And you probably happy to move to neighbourhood, where are already some people, similar to you.
    This is true for the austrians too...

    There is no problem with you.

    You maybe just the last drop of water in the glass for some people, who do not want any more changes around them. It is completly different to be nice to a handfull of strange people, than to an increasingly overhelming number of strange people...
    Your dress is representing to them, that you would like to keep your culture, instead of integrating into theirs. You have your right to keep your culture. The big part of austrian culture is, that it is monoculture... So accepting your dress meaning to them, that they have to give up their monoculture... And they asking: WHY?

    So I don't think, that most of them really racist, they just dont want to change their comfortable life.

    Let me make an example with a silly little joke:

    A man visit the doctor, saying, that all of his friends think, that he is crasy.
    The doctor asks, why?
    - Because I really like the chocolate cake - says the man
    - Nothig wrong with that. I like the chocolate cake too - says the doctor.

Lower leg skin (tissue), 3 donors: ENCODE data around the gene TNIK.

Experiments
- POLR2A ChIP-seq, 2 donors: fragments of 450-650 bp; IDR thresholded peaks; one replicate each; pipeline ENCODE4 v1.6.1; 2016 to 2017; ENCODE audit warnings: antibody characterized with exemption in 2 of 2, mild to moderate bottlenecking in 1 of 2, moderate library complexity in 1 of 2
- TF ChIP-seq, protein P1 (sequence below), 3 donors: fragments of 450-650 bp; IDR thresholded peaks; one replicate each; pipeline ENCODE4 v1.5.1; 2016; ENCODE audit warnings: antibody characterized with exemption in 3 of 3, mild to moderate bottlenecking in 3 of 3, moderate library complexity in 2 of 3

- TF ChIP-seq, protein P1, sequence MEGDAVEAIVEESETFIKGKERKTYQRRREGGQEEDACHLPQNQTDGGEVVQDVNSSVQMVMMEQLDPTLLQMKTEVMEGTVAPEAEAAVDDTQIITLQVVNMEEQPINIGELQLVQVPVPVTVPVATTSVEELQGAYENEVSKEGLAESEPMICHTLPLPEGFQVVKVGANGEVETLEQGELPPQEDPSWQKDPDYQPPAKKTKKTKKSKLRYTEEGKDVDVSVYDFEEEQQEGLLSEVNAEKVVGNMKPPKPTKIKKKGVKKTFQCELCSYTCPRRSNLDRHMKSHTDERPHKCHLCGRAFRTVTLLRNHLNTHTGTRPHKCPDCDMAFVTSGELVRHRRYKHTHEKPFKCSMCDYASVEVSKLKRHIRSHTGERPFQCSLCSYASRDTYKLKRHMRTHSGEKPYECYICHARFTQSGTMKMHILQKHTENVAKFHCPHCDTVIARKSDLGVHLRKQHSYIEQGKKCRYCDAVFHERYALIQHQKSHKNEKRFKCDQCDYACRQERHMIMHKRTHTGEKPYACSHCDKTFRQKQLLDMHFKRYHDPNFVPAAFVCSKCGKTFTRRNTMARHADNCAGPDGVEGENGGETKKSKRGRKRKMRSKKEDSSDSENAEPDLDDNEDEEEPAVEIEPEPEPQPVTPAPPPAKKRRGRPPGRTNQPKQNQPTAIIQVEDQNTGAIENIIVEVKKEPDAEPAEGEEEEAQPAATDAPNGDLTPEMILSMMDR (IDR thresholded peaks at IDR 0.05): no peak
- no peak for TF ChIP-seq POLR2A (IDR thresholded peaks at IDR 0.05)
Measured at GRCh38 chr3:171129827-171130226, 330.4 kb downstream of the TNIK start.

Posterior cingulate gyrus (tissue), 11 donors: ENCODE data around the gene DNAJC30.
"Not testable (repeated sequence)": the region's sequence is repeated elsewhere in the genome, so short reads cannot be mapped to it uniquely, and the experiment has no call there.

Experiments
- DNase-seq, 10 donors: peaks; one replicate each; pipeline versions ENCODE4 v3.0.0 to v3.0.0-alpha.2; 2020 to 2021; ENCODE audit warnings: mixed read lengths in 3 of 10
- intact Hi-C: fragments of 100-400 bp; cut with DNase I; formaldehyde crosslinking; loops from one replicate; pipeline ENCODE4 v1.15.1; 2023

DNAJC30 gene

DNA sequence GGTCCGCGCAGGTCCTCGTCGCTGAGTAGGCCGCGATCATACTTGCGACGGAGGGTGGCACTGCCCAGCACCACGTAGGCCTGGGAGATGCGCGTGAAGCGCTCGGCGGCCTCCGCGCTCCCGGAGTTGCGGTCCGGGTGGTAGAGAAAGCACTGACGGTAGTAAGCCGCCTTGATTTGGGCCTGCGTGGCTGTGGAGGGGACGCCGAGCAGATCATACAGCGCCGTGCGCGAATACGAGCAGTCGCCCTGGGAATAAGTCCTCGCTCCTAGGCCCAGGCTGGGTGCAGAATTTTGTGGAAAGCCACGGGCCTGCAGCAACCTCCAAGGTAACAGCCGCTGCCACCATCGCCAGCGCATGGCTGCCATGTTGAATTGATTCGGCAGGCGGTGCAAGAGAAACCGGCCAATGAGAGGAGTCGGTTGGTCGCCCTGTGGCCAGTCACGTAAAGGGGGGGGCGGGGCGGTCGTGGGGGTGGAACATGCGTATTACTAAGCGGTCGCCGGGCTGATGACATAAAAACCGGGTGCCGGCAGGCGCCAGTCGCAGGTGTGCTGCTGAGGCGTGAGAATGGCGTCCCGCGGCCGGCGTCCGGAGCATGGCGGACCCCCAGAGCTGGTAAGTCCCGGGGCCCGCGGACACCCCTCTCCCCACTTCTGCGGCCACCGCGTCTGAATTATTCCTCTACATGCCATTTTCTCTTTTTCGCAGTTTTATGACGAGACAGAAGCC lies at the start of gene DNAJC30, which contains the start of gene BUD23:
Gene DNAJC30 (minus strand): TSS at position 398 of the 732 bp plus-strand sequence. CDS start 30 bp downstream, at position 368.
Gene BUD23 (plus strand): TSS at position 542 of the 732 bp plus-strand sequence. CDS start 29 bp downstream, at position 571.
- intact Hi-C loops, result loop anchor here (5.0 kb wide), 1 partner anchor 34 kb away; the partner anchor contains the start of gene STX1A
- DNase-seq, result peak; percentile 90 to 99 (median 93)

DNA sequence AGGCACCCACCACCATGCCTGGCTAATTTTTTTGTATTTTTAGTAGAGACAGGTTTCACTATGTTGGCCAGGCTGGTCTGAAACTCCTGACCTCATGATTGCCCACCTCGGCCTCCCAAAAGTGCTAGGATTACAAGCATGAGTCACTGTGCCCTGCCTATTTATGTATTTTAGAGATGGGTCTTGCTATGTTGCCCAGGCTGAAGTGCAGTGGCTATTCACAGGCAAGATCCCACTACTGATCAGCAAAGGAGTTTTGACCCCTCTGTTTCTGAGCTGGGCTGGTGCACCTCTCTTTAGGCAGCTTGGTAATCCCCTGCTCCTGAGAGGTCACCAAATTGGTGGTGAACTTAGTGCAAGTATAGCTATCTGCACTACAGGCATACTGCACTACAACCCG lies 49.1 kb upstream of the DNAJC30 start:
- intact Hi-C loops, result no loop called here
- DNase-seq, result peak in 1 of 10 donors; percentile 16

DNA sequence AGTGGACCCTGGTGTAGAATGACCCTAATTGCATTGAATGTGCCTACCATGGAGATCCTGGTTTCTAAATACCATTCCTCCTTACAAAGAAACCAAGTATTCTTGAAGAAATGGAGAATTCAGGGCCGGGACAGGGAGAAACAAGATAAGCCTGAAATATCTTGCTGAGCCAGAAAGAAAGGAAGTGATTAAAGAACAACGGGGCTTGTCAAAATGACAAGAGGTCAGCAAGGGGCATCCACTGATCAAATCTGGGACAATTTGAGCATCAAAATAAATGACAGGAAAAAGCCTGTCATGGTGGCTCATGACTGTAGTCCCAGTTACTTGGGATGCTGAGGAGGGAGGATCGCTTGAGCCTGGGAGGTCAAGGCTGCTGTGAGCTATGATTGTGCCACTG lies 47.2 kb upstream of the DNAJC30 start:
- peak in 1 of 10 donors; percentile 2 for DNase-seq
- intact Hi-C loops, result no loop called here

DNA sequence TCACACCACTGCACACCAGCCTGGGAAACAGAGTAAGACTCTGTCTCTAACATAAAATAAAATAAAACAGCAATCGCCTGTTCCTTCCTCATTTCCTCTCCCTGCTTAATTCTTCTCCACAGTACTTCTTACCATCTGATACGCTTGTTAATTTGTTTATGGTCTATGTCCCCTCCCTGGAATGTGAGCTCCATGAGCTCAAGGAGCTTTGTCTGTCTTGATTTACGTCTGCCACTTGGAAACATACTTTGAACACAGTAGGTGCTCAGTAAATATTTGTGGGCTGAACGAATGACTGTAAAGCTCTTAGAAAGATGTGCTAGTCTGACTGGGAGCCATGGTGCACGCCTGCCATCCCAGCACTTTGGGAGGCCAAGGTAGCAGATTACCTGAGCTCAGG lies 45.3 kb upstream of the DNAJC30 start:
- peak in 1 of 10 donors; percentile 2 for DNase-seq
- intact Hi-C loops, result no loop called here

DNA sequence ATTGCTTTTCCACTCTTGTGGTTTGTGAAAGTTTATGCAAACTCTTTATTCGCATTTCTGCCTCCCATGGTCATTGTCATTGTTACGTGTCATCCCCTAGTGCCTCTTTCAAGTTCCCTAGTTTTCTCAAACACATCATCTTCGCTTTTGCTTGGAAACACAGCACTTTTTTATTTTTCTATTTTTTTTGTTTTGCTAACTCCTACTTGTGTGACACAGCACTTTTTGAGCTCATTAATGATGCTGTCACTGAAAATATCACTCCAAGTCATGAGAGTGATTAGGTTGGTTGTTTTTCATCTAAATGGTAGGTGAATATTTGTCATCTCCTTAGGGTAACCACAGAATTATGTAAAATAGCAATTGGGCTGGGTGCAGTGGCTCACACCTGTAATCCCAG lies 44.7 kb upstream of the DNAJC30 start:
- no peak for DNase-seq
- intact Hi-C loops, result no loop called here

- Oh, Excellent ! Doctor, then I bring you 5 tonns of chocolate cake tomorrow!

  • #5

    Flora (Montag, 16 Juli 2018 23:24)

    Thanks for sharing your story, stay strong, don't let these hateful people get to you! You are a beautiful and brave woman, a real inspiration for me and many others. Keep being yourself:)

  • #4

    Pj (Montag, 16 Juli 2018 20:56)

    Keep strong, and know you are not alone, been there and still going through what you're going through, as a person of color. Always fill your heart with love, joy, peace..Never hate, fear, we have nothing to apologise for,..stay true to who you are and stay joyful...

  • #3

    Tiffany Lindsey (Montag, 16 Juli 2018 20:40)

    As an African American ( born and raised, and from a family that has lived in the U.S. for over two hundred years), who is often treated as an outcast in my own country, I feel your despair. In the current political climate across the west, it feels more and more as if people think it's ok to treat others as if they don't belong. Stay strong and be you. It may be difficult at times but just remember, you belong. You have every right to celebrate your culture. And you are greater than any smallminded idiot who seeks to make you feel otherwise.

  • #2

    Howard Rhett (Montag, 16 Juli 2018 19:41)

    Stay strong, there is only love and fear in the world when we are born into it. People who seek to dominate others run only on fear, never love. Always choose love Imoan.

    Howard Rhett
    Amherst, Massachusetts, USA

  • #1

    Colin (Montag, 16 Juli 2018 19:00)

    Well done for standing up to these vile rasist idiots but please remember we are not all like them ��